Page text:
This paper describes current biogerontology research in Finland especially in the universities with professorships in gerontology/geriatrics. If biogerontology is broadly taken to include all research in basic mechanisms of normal ageing as well as age-related diseases, the most prevalent current topics include basic research in genetics, mitochondrial function, musculoskeletal physiology, neurodegenerative and vascular diseases. The research activity of each institute and their international collaboration is briefly described with examples focused on recent publications in the field of biogerontology.
The study reports on the associations of infant and childhood anthropometric measurements, early growth, and the combined effect of birth weight and childhood body mass index with older age physical functioning among 1,999 individuals born in 1934-1944 and belonging to the Helsinki Birth Cohort Study. Physical functioning was assessed by the Short Form 36 scale. Anthropometric data from infancy and childhood were retrieved from medical records. The risk of lower Short Form 36 physical functioning at the mean age of 61.6 years was increased for those with birth weight less than 2.5 kg compared with those weighing 3.0-3.5 kg at birth (odds ratio (OR) = 2.73, 95% confidence interval (CI): 1.57, 4.72). The gain in weight from birth to age 2 years was associated with decreased risk of lower physical functioning for a 1-standard deviation increase (OR = 0.84, 95% CI: 0.75, 0.94). The risk of lower physical functioning was highest for individuals with birth weight in the lowest third and body mass index at 11 years of age in the highest third compared with those whose birth weight was in the middle third and body mass index at age 11 years was in the highest third (OR = 3.08, 95% CI: 1.83, 5.19). The increasing prevalence of obesity at all ages and the aging of populations warrant closer investigation of the role of weight trajectories in old age functional decline.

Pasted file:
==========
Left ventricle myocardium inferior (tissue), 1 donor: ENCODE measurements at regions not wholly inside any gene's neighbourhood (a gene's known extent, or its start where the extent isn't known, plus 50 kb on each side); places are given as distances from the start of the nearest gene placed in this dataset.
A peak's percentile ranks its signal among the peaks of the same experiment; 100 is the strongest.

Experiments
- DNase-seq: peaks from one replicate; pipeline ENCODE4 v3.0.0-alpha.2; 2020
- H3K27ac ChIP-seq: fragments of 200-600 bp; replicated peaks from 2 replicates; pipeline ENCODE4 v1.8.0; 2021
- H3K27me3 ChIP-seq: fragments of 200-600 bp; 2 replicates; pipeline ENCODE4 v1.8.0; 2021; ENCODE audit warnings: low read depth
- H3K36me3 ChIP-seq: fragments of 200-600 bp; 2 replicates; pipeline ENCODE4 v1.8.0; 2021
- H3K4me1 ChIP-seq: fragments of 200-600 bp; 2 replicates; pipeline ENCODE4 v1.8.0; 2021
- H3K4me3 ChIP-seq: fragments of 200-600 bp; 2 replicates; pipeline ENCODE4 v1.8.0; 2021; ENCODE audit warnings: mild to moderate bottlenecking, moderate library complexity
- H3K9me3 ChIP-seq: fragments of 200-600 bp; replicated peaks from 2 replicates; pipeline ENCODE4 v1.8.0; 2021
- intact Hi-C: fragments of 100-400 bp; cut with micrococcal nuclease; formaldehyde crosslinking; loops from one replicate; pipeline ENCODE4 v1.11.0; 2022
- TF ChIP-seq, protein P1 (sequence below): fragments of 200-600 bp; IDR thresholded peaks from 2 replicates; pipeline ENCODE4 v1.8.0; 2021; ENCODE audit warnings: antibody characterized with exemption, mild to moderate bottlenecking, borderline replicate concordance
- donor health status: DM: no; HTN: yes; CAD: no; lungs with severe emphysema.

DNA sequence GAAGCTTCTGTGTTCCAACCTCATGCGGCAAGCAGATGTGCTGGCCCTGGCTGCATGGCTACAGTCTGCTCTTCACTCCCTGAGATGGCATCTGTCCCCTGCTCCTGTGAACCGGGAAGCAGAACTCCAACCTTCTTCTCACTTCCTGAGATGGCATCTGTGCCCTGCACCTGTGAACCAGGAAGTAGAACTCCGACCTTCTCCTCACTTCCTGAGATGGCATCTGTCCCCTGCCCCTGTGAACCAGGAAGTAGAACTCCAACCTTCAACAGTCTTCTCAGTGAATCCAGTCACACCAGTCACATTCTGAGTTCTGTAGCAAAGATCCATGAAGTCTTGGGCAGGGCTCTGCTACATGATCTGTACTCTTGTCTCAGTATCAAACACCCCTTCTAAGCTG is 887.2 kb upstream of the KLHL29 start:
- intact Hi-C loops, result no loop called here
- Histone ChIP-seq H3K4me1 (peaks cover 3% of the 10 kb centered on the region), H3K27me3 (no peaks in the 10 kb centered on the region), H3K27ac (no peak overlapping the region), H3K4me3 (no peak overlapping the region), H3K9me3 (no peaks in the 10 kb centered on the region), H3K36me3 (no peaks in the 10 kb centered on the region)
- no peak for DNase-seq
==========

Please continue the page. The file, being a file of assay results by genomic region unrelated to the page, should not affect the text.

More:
In older adults, mobility limitations often coexist with overweight or obesity, suggesting that similar factors may underlie both traits. This study examined the extent to which genetic and environmental influences explain the association between adiposity and mobility in older women. Body fat percentage (bioimpedance test), walking speed over 10 m, and distance walked in a 6-min test were evaluated in 92 monozygotic (MZ) and 104 dizygotic (DZ) pairs of twin sisters reared together, aged 63-76 years. Genetic and environmental influences on each trait were estimated using age-adjusted multivariate genetic modeling. The analyses showed that the means (and s.d.) for body fat percentage, walking speed, and walking endurance were 33.2+/-7.3%, 1.7+/-0.3 m/s and 529.7+/-75.4 m, respectively. The phenotypic correlation between adiposity and walking speed was -0.32 and between adiposity and endurance it was -0.33. Genetic influences explained 80% of the association between adiposity and speed, and 65% of adiposity and walking endurance. Cross-trait genetic influences accounted for 12% of the variability in adiposity, 56% in walking speed, and 34% in endurance. Trait-specific genetic influences were also detected for adiposity (54%) and walking endurance (13%), but not speed. In conclusion, among community-living older women, an inverse association was found between adiposity and mobility that was mostly due to the effect of shared genes. This result suggests that the identification of genetic variants for body fat metabolism may also provide understanding of the development of mobility limitations in older women.